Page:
Category:Rensselaer William Foote Memorial

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Florida, in 1839.

Chronology of the Life of Rensselaer William Foote

Family members

  • Charles Augustus Foote, father. He was a lawyer and member of the U.S. Congress, Delaware county District.
  • Marie Baldwin, mother. She was the daughter of Jesse Baldwin and Margaretta De Hart, of Manhattan. Both she and Charles are buried in the family cemetery at Arbor Hill, Delhi, at the home of Charles father, Ebenezer.
  • Ebenezer Foote, grandfather. Revolutionary War patriot and one of the founders of Delhi, New York. He built the family home, "Arbor Hill."
  • Francis Foote, sister born 1809. She died 1891; married, in 1832, Charles Marvin of Delhi. Their daughter was Margaret Maxwell Marvin, who married Isaac Horton Maynard, a judge, from the Maynard family of nearby Bovina, New York.
  • Harriet Foote, Sister. She married Bryan, then John Foote.
  • Catherine Bruen Foote, Sister. Born 1811, died 1897; "Kate Foote" “Never married but spent her time and money on good works.” [Foote Gen.;205].
  • Charles A. Foote, Brother. Business, including real estate, in Delhi and California.
  • James Bruen Foote, brother born 1821; died 1910.
  • Harriet Bryan Foote, aunt and adoptive mother, guardianship papers, Delhi, New York.
  • Margaret Parsons Foote Williams, cousin. Daughter of Harriet and John Foote.
  • James Buren uncle? listed as parent or guardian in Rensselaer's West Point paperwork.
  • Margaret Parsons Foote Maxwell, aunt, married Rev. Ebenezer Maxwell. Had a son, Ebenezer Foote Maxwell. (This family also buried Arbor Hill.)
  • Ebenezer Foote Maxwell, cousin who remained in the home at Arbor Hill, and carried on farming.
  • Margaret [Foote] Montieth, Aunt. born 1814; she married Rev. Mr. Montieth of Fariday's Bush, N. Y.
  • Aunt Vanderpoel. Harriet Baldwin, wife of Aaron Vanderpoel
  • Aunt Thompson. Amelia DeHart Thompson, of Highland, West Point, New York. She was wife of United States Military Instructor Captain Alexander Thompson, and the mother of Colonel Alexander Ramsay Thompson a major in the U.S. Sixth Infantry, Rensselaer's cousin who died at the battle of Okeechobee, Florida, 1837.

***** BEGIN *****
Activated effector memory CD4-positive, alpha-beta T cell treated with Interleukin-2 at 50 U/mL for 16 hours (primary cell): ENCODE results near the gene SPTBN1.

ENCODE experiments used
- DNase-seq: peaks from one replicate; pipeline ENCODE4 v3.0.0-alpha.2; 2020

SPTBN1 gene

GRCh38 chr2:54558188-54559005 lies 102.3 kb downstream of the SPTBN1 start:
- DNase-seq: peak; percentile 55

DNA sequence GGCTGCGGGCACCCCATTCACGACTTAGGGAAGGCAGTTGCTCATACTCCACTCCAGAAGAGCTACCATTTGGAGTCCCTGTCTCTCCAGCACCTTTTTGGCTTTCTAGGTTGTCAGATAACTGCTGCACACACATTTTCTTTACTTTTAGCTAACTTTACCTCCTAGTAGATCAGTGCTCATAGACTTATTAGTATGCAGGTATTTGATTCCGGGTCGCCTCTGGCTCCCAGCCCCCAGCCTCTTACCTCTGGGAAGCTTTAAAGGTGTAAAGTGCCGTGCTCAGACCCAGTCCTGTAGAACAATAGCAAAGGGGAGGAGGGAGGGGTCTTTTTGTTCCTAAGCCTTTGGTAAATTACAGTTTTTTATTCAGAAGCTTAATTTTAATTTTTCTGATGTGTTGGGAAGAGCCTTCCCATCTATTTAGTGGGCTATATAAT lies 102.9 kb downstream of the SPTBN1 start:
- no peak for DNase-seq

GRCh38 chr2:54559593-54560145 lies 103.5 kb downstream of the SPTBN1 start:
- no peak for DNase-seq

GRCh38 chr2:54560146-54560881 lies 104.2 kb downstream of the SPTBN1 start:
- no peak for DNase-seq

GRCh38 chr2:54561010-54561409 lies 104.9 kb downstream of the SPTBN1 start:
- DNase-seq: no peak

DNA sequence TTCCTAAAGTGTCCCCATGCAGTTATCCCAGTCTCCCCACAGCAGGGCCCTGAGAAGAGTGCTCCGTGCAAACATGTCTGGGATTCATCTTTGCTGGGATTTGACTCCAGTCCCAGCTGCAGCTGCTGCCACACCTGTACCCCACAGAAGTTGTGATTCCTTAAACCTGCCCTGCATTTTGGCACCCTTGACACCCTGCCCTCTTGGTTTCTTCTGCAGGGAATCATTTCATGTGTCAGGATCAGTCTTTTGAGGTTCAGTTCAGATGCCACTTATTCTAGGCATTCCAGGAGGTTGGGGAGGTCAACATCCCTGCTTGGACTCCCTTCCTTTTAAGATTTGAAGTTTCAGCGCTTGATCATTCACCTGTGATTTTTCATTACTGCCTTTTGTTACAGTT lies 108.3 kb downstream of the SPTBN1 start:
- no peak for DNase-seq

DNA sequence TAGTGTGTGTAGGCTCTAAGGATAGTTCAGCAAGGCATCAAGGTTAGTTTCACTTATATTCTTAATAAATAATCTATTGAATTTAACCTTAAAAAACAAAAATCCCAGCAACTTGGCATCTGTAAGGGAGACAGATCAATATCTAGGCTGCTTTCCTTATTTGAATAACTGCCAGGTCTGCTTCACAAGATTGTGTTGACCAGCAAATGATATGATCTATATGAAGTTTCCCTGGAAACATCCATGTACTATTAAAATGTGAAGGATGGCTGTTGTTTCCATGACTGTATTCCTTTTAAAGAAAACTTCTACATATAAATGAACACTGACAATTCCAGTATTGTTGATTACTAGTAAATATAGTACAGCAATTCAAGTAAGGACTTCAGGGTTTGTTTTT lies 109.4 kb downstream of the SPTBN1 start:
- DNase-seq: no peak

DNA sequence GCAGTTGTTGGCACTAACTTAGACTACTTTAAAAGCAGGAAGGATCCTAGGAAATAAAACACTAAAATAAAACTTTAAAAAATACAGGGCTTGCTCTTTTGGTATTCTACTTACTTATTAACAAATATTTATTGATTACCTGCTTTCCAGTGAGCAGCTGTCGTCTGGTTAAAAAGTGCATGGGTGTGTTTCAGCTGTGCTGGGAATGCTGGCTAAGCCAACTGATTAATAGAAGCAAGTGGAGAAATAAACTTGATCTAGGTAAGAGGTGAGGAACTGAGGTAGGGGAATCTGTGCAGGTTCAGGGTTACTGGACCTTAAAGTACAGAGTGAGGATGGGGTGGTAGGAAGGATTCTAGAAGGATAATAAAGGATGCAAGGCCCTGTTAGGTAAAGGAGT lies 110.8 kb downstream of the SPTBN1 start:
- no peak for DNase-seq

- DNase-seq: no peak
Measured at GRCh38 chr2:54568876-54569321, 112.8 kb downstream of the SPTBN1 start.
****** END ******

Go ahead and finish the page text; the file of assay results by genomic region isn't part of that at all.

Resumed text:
• Emily Baldwin Plummer, cousin. Died in 1852.
  • Jesse Baldwin, first cousin and business advisor, son of Jesse Baldwin's brother?.
  • Caleb Baldwin, first cousin.
  • Oliver B. Baldwin first cousin.
  • H___? Baldwin first cousin.
  • Roxanna Foote, cousin, wife of Lyman Beecher, (1775 – 1863) Presbyterian and Temperance Society leader. Roxanna was the mother of 13 children, many of whom became noted figures, including [Harriet Beecher Stowe], [Henry Ward Beecher], [Charles Beecher], [Edward Beecher], [Isabella Beecher Hooker], [[Catharine Beecher] and [Thomas K. Beecher].
  • Frances Adeline Foote Seward, cousin, daughter of Judge Elijah Miller and Hannah Foote. Frances Foote Seward was wife of Governor of New York and U.S. Secretary of State William K. Seward.
  • "Burnet, the President of the Republic of Texas is Grandma Baldwins' cousin—and Gen Austin is some relation" RWF letter 1836.

Associates and Friends with Correspondence to Rensselaer

Other Associates

Gaine's Mill, Virginia battlefield as it looks today (2010). Rensselaer died just to the right, through the trees.

Biography

Rensselaer William Foote, was born Delhi, New York [as "William Rensselaer Foote" according to family record], 12 Nov., 1815 to Charles Augustus Foote (US Congress from Delhi) and Maria (Margaret) Baldwin. [Foote Fam;205, foote fam rec ms] [www.mainstreetmuseum.org Main Street Museum].

Orphaned at age 13, he was apprenticed to a printer as a child. He attended West Point in 1834 at age 18. He entered service in the United States 6th Infantry in 1838, where he served in Florida, Missouri, Minnesota, the "Dakotahs" (Nebraska Territory), Arizona, and California. Illness called him home to Delhi, New York on more than one occasion, and in 1861 he was on sick leave in New York City when his regiment was transferred from California to the Army of the Potomac. He met his regiment in Manhattan, and travelled with them to the Peninsular Campaign.